Important: Before you study this lesson please watch this video, “Why?“. Example: If you or your client are in a relationship and the other person displayed an attitude of not being “Truthful”, you’ll need to master, and you’ll need to educate your client the following: “Confront and Level!”, “Assertive Communications!”, as well as “I Feel Good, PST!”.
Make sure to answer the questions at the end and follow the instructions for submission!
What is an impulsive decision?
An impulsive behavior is when you act quickly with no thought to the consequences. There’s nothing on your mind beyond that exact moment. We all engage in impulsive behavior from time to time, especially when we’re young. As we mature, we learn to control our impulses for the most part.
You might be asking yourself, “I am not a criminal, why do I need to learn this?” Well, the answer is simple. We are all humans, and “Cut Off” is recognized by psychologists as a “Criminal Thinking Error.” Study it, don’t “Cut Me Off!”
Spiritual gurus and motivational speakers often teach us to not overthink. After all, overthinking gets in the way of the decision-making process. We often get tangled in our thoughts, we think about the future, the possible outcomes, the good and the bad and we get stuck.
The habit of overthinking is considered destructive and unhealthy as it pulls you down, cripples you, and keeps you from moving forward. Overthinking not only elevates your stress levels but also makes you frustrated and anxious.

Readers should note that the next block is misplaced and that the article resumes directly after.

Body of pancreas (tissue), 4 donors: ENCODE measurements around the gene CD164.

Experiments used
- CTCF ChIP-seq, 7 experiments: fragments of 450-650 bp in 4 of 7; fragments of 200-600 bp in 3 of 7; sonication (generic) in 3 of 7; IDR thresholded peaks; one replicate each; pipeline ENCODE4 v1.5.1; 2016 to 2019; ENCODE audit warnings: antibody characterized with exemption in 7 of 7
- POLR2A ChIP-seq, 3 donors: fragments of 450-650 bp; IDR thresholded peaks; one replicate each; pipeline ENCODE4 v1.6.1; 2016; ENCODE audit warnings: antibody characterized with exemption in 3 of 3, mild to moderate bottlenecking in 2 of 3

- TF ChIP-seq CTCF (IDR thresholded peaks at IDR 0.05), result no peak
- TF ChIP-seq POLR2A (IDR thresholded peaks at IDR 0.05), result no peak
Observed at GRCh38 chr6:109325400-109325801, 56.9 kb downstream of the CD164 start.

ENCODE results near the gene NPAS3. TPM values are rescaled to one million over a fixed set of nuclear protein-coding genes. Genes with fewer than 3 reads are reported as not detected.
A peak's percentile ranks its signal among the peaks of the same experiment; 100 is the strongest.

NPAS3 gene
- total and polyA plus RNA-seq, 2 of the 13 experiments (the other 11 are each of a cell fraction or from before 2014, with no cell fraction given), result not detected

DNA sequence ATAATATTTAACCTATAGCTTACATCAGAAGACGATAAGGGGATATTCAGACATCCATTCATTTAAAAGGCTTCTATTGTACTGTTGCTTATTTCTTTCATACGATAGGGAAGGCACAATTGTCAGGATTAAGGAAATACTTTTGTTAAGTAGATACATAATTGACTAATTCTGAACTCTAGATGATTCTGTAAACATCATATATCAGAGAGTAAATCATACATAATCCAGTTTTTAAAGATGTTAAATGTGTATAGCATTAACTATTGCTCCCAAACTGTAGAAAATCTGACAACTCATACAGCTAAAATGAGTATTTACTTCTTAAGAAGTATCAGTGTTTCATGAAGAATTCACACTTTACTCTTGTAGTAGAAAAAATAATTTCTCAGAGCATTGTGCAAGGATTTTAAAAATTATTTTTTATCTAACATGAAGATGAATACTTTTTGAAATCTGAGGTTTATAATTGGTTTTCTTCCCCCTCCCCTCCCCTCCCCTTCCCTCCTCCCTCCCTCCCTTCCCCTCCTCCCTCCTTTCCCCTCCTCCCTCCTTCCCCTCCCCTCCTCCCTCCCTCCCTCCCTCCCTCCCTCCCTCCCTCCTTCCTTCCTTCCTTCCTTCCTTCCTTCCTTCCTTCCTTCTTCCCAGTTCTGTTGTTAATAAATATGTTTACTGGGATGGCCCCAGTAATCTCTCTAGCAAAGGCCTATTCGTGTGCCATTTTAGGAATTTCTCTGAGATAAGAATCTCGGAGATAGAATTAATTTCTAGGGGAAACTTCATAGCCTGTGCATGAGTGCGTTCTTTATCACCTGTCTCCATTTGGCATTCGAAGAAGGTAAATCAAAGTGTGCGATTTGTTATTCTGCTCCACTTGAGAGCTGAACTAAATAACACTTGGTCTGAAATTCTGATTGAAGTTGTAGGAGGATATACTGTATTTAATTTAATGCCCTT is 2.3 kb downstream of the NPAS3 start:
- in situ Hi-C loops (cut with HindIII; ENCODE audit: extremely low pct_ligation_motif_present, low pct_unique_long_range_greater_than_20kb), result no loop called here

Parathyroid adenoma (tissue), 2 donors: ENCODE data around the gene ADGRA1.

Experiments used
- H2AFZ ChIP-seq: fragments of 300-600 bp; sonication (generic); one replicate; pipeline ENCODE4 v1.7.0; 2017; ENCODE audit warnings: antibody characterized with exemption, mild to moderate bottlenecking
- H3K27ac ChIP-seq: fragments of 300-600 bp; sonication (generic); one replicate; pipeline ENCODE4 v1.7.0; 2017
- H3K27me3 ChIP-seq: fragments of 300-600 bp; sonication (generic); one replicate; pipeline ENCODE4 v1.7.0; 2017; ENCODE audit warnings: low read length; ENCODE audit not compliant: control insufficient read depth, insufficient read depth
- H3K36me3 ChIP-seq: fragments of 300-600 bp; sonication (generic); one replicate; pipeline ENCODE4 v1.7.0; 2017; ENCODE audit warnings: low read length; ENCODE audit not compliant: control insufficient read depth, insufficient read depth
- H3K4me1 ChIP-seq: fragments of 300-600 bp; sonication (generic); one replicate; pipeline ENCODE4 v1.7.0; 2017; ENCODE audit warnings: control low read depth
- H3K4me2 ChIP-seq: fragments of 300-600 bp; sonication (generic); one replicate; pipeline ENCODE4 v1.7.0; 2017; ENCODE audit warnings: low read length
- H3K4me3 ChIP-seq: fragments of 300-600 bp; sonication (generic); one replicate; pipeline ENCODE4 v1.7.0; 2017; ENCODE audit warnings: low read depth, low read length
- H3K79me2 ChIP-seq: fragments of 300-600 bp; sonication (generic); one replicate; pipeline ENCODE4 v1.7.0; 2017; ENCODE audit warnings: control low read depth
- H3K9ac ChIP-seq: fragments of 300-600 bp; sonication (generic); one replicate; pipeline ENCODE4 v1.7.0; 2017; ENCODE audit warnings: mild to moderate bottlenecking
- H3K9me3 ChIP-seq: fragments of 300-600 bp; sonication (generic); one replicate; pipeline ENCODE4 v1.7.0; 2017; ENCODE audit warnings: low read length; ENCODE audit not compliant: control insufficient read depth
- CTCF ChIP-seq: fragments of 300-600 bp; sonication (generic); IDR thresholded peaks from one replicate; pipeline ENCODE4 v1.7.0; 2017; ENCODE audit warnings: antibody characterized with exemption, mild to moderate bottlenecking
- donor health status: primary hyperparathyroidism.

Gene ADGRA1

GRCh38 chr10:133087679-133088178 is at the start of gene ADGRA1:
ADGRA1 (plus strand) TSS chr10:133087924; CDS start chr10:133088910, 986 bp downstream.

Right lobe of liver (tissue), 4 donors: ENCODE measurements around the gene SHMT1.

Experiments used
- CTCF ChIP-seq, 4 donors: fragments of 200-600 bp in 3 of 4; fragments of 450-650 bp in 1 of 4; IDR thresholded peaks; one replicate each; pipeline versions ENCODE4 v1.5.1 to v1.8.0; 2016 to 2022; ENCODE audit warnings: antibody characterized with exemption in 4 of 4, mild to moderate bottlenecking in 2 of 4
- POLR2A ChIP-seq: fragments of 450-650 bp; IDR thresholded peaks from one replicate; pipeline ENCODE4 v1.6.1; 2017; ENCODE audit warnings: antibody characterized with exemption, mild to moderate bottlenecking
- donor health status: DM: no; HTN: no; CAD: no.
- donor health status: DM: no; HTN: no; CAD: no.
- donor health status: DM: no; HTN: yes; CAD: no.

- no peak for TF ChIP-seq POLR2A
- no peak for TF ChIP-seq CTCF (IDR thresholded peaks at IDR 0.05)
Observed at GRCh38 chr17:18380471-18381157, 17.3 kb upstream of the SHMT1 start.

We bet most overthinkers would give anything to ditch the destructive habit. Being able to make decisions in a snap is something every overthinker dreams of. But is that a healthy alternative? Does anyone actually see a benefit from making impulsive decisions?
In this article, we are going to discuss cutoff, one of the eight criminal thinking errors that enables criminals to commit crimes. But before we move further, it’s important to understand what exactly cutoff is.
What is Cutoff?
We often read articles and news reports where criminals claim that everything happened all of a sudden. “I wasn’t thinking straight,” “I don’t know how I came to the decision that I had to stab him,” “I don’t know why I decided to mug that 20-year-old boy.” We often hear cases where criminals display and express a huge amount of regret for their actions but sometimes, even they are not aware of how they reached that decision.